Nitric oxide and S-nitrosoglutathione function additively during plant immunity

Byung Wook Yun, Michael J. Skelly, Minghui Yin, Manda Yu, Bong Gyu Mun, Sang Uk Lee, Adil Hussain, Steven H. Spoel, Gary J. Loake*

*Corresponding author for this work

Research output: Contribution to journalArticlepeer-review

Abstract

Nitric oxide (NO) is emerging as a key regulator of diverse plant cellular processes. A major route for the transfer of NO bioactivity is S-nitrosylation, the addition of an NO moiety to a protein cysteine thiol forming an S-nitrosothiol (SNO). Total cellular levels of protein S-nitrosylation are controlled predominantly by S-nitrosoglutathione reductase 1 (GSNOR1) which turns over the natural NO donor, S-nitrosoglutathione (GSNO). In the absence of GSNOR1 function, GSNO accumulates, leading to dysregulation of total cellular S-nitrosylation. Here we show that endogenous NO accumulation in Arabidopsis, resulting from loss-of-function mutations in NO Overexpression 1 (NOX1), led to disabled Resistance (R) gene-mediated protection, basal resistance and defence against nonadapted pathogens. In nox1 plants both salicylic acid (SA) synthesis and signalling were suppressed, reducing SA-dependent defence gene expression. Significantly, expression of a GSNOR1 transgene complemented the SNO-dependent phenotypes of paraquat resistant 2-1 (par2-1) plants but not the NO-related characters of the nox1-1 line. Furthermore, atgsnor1-3 nox1-1 double mutants supported greater bacterial titres than either of the corresponding single mutants. Our findings imply that GSNO and NO, two pivotal redox signalling molecules, exhibit additive functions and, by extension, may have distinct or overlapping molecular targets during both immunity and development.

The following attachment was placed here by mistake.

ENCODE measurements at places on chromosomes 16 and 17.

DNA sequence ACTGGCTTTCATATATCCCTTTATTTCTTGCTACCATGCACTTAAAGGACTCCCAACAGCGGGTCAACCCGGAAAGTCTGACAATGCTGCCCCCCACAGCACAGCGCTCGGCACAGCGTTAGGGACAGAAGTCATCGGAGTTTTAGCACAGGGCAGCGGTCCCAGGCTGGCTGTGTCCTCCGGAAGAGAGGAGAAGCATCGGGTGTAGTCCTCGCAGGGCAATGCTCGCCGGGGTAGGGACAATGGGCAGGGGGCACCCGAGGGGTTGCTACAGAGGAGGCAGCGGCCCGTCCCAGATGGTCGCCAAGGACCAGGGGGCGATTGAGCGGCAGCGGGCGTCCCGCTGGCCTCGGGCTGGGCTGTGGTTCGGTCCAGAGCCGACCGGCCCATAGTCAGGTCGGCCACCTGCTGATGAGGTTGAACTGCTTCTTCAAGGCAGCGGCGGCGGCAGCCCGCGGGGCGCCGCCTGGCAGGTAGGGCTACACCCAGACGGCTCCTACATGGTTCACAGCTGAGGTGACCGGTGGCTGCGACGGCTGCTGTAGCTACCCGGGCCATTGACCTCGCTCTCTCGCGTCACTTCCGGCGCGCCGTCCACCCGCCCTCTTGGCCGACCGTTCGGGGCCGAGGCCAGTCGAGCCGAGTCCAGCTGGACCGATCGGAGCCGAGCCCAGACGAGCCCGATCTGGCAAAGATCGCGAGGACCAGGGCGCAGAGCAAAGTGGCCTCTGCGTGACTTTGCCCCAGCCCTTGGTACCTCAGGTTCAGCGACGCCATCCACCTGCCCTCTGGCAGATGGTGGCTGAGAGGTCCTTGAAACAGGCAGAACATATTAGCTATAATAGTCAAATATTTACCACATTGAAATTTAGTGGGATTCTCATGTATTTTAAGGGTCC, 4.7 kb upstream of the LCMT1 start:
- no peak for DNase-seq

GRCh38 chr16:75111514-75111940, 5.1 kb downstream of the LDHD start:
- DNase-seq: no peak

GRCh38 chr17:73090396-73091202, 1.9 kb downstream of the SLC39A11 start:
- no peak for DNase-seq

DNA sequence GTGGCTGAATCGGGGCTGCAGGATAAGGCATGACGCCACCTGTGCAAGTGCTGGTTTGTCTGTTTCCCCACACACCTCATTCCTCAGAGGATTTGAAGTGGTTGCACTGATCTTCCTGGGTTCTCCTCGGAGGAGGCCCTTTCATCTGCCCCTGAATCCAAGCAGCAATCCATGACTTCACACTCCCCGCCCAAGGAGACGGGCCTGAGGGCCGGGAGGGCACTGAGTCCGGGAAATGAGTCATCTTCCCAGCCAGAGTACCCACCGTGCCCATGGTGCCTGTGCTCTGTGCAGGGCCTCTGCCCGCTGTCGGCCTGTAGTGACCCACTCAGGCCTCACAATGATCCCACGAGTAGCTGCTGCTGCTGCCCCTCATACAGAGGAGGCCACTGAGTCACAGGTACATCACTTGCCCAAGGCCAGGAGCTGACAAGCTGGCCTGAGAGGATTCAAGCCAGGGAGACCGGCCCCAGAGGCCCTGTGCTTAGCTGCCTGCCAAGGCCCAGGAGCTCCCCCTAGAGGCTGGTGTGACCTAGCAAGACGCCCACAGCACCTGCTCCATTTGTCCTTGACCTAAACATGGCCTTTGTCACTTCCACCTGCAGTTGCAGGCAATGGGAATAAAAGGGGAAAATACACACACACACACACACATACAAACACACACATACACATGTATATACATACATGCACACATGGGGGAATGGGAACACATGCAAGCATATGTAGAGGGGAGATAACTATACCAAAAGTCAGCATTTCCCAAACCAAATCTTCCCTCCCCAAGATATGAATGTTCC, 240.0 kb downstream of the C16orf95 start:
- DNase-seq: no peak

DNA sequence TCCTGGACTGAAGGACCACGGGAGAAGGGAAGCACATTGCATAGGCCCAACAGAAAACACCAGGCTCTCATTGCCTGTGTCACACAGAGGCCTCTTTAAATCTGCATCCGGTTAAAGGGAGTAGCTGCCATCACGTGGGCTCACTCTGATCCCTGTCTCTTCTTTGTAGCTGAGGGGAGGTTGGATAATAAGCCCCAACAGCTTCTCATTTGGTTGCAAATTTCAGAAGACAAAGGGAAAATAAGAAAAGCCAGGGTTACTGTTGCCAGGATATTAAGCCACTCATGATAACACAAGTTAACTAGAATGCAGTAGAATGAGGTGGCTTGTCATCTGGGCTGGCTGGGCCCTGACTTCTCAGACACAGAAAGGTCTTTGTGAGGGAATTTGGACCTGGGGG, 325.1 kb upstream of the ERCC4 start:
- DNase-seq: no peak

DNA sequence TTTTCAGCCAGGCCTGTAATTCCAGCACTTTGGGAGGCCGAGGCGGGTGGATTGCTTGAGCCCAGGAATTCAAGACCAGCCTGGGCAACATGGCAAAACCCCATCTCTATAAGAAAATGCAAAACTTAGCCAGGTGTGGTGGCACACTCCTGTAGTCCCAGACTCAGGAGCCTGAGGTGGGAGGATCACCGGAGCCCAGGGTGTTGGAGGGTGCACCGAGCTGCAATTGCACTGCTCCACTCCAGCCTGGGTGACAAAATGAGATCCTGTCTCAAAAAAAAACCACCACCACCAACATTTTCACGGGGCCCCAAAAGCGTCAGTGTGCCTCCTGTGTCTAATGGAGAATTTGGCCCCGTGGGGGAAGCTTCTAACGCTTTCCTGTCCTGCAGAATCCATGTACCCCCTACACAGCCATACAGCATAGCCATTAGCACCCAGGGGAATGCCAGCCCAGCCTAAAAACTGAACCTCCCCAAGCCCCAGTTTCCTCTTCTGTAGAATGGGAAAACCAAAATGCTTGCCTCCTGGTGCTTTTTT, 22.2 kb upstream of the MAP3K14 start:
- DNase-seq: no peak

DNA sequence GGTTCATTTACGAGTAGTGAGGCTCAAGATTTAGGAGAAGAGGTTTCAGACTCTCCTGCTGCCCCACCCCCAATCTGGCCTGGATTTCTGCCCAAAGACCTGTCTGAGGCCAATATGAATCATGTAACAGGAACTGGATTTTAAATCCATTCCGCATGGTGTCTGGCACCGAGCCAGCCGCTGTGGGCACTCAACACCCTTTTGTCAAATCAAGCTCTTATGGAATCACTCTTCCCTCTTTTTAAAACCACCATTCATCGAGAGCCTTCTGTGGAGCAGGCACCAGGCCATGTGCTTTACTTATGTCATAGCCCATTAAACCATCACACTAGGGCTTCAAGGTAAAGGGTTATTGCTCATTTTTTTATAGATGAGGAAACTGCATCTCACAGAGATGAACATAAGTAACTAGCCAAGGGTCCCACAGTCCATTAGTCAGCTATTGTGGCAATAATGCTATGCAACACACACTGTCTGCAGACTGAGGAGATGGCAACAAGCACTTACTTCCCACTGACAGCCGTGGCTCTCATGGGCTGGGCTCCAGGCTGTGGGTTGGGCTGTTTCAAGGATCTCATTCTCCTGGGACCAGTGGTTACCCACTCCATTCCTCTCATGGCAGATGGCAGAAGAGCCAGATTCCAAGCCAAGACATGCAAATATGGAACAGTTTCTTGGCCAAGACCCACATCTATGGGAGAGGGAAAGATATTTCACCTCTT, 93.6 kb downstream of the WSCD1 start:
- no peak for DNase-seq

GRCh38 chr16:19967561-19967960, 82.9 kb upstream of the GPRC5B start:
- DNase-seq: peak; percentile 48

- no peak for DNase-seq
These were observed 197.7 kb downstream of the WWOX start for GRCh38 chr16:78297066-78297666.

Original languageEnglish
JournalNew Phytologist
Early online date24 Feb 2016
DOIs
Publication statusPublished - 20 Jun 2016

Keywords

  • Hypersensitive response
  • Nitric oxide (NO)
  • Plant disease resistance
  • Plant immunity
  • Post-translational modifications
  • Redox signalling
  • S-nitrosylation and S-nitrosothiols

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